These come in various degrees of tinyness, but the central marker of a thong is frontal coverage and an exposed rear. Some thongs have wider waistbands than others, and those connected with just a string are called g-strings. While these will certainly save space in your bag, I wouldn't bet on them for comfort. And, you can’t wick away moisture with so little fabric.

What to look for in travel undies

Not all travel underwear are alike, so here's what you should look for.

  • Quick-drying: When you're traveling, the last thing you want to cart around is soggy underwear so yes, quick dry women's underwear is a good idea. Modern synthetics are so performing you can wash and wring your undies after dinner and wear them again for breakfast. (I personally prefer cotton for comfort but sadly they take too long to dry.)
  • Comfort: If it's hot you certainly don't want the elastics to pinch and chafe, around your thighs or your waist. (Plus ill-fitting undies can be bad for your health!)
  • Form: Make sure those elastics are sturdy and last as long as your trips. Saggy elastics are just as uncomfortable as tightly gripping ones. The elastic should last at least as long as your trip!
  • Fibers: You'll probably want something that breathes - and most modern fabrics do, while wicking sweat from your body and keeping you comfortably cool. Some panties have anti-microbial properties, useful when you can't change as often as you'd like. Wicking properties are important to control sweating. 
Travel underwearNot quite what I had in mind...
  • Colors: A pair that matches your skin tone is the most versatile and reduces the risk of visibility through light fabrics. You can of course spring for something red or fuschia or anything under the sun - just avoid packing white pants. 
  • Style: Boyshort, thongs, bikini, hipster, brief? This comes down to personal preference, and there’s no “right” answer. Boyshorts and full-cut briefs take up the most space, while thongs and bikinis can fit almost anywhere. But don’t pack tiny underwear just to leave more room in your bag: you’ll regret it a million times if they aren’t comfortable.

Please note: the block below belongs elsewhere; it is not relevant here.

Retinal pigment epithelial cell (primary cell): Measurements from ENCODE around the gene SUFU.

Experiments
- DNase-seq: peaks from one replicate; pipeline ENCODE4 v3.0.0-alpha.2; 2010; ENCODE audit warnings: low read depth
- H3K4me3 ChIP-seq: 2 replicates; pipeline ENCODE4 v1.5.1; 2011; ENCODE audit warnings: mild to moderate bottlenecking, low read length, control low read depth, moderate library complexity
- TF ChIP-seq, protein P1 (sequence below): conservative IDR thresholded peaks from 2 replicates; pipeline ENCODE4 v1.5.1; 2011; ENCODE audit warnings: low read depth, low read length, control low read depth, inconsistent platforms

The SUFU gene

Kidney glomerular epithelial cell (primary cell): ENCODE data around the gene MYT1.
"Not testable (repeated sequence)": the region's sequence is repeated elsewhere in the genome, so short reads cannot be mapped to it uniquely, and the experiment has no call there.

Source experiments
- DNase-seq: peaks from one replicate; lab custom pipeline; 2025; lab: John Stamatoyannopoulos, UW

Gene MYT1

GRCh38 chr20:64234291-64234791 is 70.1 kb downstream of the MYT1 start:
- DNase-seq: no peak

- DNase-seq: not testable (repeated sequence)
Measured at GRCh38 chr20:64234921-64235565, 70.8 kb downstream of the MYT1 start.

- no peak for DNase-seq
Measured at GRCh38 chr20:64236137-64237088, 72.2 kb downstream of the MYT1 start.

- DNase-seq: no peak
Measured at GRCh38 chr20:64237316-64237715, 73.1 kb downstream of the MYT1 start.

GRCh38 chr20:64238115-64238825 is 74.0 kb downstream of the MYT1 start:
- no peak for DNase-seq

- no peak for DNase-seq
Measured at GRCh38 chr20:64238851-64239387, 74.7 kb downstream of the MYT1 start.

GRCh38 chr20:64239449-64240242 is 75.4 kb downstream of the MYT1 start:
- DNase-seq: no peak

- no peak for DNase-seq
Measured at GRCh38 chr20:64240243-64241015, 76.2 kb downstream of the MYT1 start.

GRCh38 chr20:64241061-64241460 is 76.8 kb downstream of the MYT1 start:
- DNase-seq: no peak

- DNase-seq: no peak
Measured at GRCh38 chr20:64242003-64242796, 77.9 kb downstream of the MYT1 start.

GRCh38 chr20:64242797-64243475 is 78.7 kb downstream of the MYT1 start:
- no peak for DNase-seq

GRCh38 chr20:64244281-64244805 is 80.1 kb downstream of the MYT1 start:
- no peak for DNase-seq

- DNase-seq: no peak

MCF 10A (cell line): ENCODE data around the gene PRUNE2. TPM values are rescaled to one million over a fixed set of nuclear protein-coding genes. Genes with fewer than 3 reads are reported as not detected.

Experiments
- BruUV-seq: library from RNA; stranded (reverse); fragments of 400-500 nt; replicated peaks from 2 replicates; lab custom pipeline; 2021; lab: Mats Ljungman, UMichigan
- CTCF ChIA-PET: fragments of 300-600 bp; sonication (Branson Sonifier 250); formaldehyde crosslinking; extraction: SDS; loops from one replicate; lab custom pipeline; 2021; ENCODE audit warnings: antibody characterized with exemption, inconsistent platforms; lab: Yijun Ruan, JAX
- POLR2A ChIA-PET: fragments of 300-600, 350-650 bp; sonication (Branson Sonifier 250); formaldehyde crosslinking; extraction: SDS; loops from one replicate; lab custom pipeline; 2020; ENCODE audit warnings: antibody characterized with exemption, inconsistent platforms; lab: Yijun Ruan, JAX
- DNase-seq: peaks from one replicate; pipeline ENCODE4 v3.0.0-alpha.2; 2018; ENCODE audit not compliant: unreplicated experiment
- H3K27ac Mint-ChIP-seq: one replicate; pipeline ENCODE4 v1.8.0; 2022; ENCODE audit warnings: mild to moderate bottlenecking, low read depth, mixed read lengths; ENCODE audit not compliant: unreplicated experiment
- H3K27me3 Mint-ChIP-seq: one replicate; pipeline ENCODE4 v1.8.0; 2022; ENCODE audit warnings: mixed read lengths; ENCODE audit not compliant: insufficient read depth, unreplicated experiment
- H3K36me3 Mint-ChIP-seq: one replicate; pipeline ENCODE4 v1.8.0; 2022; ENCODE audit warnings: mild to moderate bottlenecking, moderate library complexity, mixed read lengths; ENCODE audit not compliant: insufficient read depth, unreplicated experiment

• Easy to wash: It's hard to tell before you actually try to wash a pair because a lot depends on the soap you use or the hardness of water but yes, when you travel, your undies should wash with ease.

In addition to the bottom - known as underpants, panties or knickers, depending on the country - there's also a top called a camisole or vest (you'll find several on this page).  The best camisoles for travel are made of wicking material and mostly used in colder weather.

When I travel, I usually carry one camisole (if I'm heading to the cold) and 2-3 pairs of underwear: two if I plan to wash a pair every night, three if I'm feeling a bit lazy. If I'm washing a pair each night, you can see how important it is that they dry quickly!

One more thing: on a very short trip, disposable underwear for travel might be worth considering. You can actually wash some of the models once or twice so they're not one-time wear only (the environment thanks you). 

I bet you thought it was a lot easier to choose a pair travel undies!

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Quick dry underwear - women